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README.md
__init__.py
jinja2content.py

README.md

Jinja2 Content

This plugin allows the use of Jinja2 directives inside your pelican articles and pages.

In this approach, your content is first rendered by the Jinja template engine. The result is then passed to the normal pelican reader as usual. There are two consequences for usage. First, this means the Pelican context and jinja variables usually visible to your article or page template are not available at rendering time. Second, it means that if any of your input content could be parsed as Jinja directives, they will be rendered as such. This is unlikely to happen accidentally, but it's good to be aware of.

All input that needs Pelican variables such as article, category, etc., should be put inside your theme's templating. As such, the main use of this plugin is to automatically generate parts of your articles or pages.

Markdown, reStructured Text, and HTML input are all supported. Note that by enabling this plugin, all input files of these file types will be preprocessed with the Jinja renderer. It is not currently supported to selectively enable or disable jinja2content for only some of these input sources.

Example

One usage is to embed repetitive HTML in Markdown articles. Since Markdown doesn't allow customization of layout, if anything more sophisticated than just displaying an image is necessary, one is forced to embed HTML in Markdown articles (i.e. hardcode <div> tags and then select them from the theme's CSS). However, with jinja2content, one can do the following.

File my-cool-article.md

# My cool title

My cool content.

{% from 'img_desc.html' import img_desc %}
{{ img_desc("/images/my-cool-image.png",
    "This is a cool tooltip",
    "This is a very cool image.") }}

Where file img_desc.html contains:

{% macro img_desc(src, title='', desc='') -%}
<div class="img-desc">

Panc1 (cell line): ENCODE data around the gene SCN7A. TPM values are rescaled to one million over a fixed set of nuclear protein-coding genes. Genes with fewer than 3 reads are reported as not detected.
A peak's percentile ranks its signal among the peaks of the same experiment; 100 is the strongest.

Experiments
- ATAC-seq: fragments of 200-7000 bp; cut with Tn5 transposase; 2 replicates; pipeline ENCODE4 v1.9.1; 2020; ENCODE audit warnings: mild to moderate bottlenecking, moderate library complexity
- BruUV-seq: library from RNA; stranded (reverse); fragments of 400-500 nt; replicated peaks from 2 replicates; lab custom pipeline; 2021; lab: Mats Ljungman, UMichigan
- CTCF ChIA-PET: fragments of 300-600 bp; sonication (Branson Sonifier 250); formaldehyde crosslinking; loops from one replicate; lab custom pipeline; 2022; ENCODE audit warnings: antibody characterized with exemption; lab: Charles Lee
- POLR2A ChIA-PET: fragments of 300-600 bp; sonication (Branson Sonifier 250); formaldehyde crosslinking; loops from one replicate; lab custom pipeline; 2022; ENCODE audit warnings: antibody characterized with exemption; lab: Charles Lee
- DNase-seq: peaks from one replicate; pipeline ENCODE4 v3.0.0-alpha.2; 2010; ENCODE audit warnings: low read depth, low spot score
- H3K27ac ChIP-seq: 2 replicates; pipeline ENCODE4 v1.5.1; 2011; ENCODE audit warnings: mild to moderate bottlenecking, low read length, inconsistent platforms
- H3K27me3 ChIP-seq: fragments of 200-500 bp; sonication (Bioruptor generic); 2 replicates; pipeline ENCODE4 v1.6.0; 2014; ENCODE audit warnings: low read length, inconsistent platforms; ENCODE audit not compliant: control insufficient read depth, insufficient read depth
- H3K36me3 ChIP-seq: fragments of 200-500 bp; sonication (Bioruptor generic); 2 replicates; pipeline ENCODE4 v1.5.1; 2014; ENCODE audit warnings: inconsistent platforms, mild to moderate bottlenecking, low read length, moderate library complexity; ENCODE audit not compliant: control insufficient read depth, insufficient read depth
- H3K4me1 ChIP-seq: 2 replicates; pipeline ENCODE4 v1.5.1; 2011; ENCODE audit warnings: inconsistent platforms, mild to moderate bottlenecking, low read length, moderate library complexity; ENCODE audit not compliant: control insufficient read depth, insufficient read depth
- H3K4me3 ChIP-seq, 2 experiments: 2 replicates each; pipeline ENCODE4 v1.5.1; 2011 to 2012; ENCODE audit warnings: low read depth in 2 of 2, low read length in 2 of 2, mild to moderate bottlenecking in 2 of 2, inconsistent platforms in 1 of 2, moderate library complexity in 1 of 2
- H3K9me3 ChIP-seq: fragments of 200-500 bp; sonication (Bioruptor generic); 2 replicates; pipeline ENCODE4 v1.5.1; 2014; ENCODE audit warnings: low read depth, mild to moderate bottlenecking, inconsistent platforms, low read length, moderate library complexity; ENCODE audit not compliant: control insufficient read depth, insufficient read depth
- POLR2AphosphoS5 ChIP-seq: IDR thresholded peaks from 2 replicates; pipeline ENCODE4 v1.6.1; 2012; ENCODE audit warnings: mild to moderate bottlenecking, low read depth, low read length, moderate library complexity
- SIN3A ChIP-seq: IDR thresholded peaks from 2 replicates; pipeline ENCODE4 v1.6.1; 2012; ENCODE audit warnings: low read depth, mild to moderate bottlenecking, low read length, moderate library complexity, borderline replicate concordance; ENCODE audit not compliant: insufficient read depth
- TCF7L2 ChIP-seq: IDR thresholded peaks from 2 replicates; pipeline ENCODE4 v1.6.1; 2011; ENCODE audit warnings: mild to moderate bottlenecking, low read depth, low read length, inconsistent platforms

<p><img src="{{ src }}" title="{{ title }}"></p>
  {% if desc %}
  <p><em>{{ desc }}</em></p>
  {% endif %}
</div>
{%- endmacro %}

The result will be:

# My cool title

My cool content.

<div class="img-desc">
  <p><img src="/images/my-cool-image.png" title="This is a cool tooltip"></p>
  <p><em>This is a very cool image.</em></p>
</div>

After this, the Markdown will be rendered into HTML and only then the theme's templates will be applied.

In this way, Markdown articles have more control over the content that is passed to the theme's article.html template, without the need to pollute the Markdown with HTML. Another added benefit is that now img_desc is reusable across articles.

Note that templates rendered with jinja2content can contain Markdown as well as HTML, since they are added before the Markdown content is converted to html.

Usage

Enable the jinja2content plugin in your project in the usual manner.

PLUGINS = [
    # ...
    "jinja2content",
]

Configuration

This plugin accepts the setting JINJA2CONTENT_TEMPLATES which should be set to a list of paths relative to PATH (the main content directory, usually "content"). jinja2content will look for templates inside these directories, in order. If they are not found in any, the theme's templates folder is used.

Extension

This plugin is structured such that it should be quite easy to extend readers for other file types to also render Jinja template logic. It should be sufficient to create a new reader class that inherents from the JinjaContentMixin and then your desired reader class. See class definitions in the source for examples.

Acknowledgements

  • Created by @Leonardo.
  • Updated to support rst and HTML input by @micahjsmith.
  • Replaces pelican-jinj2content, which had become unmaintained.
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